With guitarist/vocalist, Jack Summers, barking out anti-authoritarian lyrics and ripping out fierce riffs, bass player Maisie Everett hammering down the low end, and drummer Miles Harding going ballistic on the kit, CLAMM unleash a unique and rare energy that cuts through all the bullshit and has you looking around the house for the nearest thing to stage dive off of.

Backing it up with an absolute corker of a cover of Aussie punk legends The Saints ‘This Perfect Day’, proves that this band of inner-southern suburban types have the street cred, taste and talents to be the next big thing in Australian punk.

Check out the banging ‘Keystone Pols’ from this episode filmed at Collingwood’s iconic ‘Gasometer Hotel’ (the ‘Gaso’ to locals) then head to their Bandcamp to pick up the whole ‘Beseech Me’ record. It was the 3RRR Album of the Week for a reason. It rips.


Introduced by Tim Rogers

“They’re my favourite band. It is my enormous pleasure to introduce you, you lucky buggers, to Pollyman.” when Tim Rogers. TIM FREAKIN’ ROGERS, is this hyped about a band, you know you’re in for something special, so it is not surprising that Pollyman absolutely lives up to that sparkling intro.

From the moment frontman George Carroll Wilson steps up to the mic in his retro swag and lets out a rockin’ croon, it is apparent that this is not your average rock band.

Oh no, this is a terrific, original, breath of fresh air of a rock band, one that calls to mind greats of the past, while sounding so contemporary they could almost be from tomorrow.

Opening with ‘Inhibitions’ a slow-burning, off-kilter rocker that showcases George’s unique timbre, by pairing it with artfully chosen chord shapes, rumblin’ rhythms, and just enough space to go on some haunting runs.

‘Inhibitions’ calls to mind so many rock legends, while at the same time sounding nothing like any of them.

The song, much like the performance here, is incredibly accomplished, a perfect display of power-pop infused rock and roll with a sort of weathered sophistication that leaves you thinking about it for days.

Pollyman serves this up alongside a faithful and fabulous cover of Aussie icon Billy Thorpe and the Aztecs’ ‘Most People I Know’ that adds to the timeless quality of their sound. It provides a subtle hint to the origin and intentions of their sound while gifting everyone the chance to have a blast singing along to THAT chorus. This is two songs of rock done right.

Checkout ‘Inhibitions’ below then check out all things Pollyman. Tim wasn’t lying. That album is great.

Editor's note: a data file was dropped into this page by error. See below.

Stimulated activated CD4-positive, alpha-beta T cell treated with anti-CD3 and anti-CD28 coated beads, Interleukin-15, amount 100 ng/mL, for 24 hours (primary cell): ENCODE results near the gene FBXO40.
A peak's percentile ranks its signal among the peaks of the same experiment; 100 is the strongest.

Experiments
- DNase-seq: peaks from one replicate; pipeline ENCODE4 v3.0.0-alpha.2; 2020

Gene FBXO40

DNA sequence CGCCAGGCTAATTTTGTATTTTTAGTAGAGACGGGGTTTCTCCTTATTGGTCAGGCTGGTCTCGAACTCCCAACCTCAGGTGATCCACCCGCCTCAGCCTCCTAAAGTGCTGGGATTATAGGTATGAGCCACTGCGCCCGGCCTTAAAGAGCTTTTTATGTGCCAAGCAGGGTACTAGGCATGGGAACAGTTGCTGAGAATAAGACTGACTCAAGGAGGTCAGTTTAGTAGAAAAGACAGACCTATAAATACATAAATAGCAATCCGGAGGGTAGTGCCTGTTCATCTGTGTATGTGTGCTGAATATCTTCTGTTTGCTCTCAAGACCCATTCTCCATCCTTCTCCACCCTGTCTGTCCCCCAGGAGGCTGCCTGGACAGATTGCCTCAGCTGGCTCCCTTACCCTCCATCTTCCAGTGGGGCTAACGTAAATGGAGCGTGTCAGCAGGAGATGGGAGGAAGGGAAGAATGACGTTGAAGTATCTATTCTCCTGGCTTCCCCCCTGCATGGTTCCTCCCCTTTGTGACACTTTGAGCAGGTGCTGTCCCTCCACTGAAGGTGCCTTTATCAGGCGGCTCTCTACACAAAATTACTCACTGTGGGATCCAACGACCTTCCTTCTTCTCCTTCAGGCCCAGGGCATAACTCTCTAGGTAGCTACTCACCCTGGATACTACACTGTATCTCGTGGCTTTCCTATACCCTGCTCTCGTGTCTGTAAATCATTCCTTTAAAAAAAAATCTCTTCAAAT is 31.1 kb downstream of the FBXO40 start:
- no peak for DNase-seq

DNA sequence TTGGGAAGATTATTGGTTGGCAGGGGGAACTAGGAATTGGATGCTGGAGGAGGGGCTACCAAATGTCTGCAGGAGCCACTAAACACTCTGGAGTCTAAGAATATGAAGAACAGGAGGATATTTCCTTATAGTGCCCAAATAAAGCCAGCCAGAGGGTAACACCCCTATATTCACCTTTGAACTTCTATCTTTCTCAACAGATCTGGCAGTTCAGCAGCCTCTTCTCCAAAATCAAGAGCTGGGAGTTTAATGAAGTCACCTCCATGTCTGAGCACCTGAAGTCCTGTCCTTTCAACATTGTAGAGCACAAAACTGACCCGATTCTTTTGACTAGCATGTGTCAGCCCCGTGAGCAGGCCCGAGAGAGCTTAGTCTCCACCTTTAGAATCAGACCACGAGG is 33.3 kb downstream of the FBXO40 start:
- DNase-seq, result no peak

Introduced by Vika and Linda

When industry veterans like Vika and Linda are left in awe of a young performer, you best be prepared for that performer to blow you away.

That’s what Kee’ahn does here with a stunning solo performance of her debut single ‘Better Things’.

Armed with nothing but a white strat, a microphone, and a voice that will leave you breathless, Kee’ahn introduces herself to the national stage with a silky smooth yet emotionally gripping rendition of a genuinely special song.

With a name that comes from the Wik people that means “to dance, to sing, to play”, Kee’ahn lives up to the meaning of her name, in a manner that gives you the sense of something spiritual at play.

There’s a soulful feeling to every note played, while every syllable sung evokes a depth of emotion that has you thinking of the adage ‘an old soul, in a young body’.

A song about reflection and looking forward to the future, this take on ‘Better Things’ has us looking forward to a future when we can see Kee’ahn live IRL.

The accompanying cover of The Temper Trap’s ‘Trembling Hands’ showcases Kee’ahn’s ability to embody a song so effectively that it sounds like it is her own, while somehow still remaining faithful to the musicality and narrative of the original.

The delicate delivery on the chorus’ vocals makes the hairs stand on end. A proud Gugu Yalanji, Jirrbal, Zenadth Kes song woman who has recently ventured from her home town in North Queensland, to pursue her dream in the Kulin Nation (Melbourne, Australia), Kee’ahn is on the verge of something big when her debut full-length In Full Bloom drops.

Checkout ‘Better Things’ here then go follow Kee’ahn on socials so you don’t miss out on the next step of her story.

Catch up on past episodes of ‘The State of Music: Introducing’ here.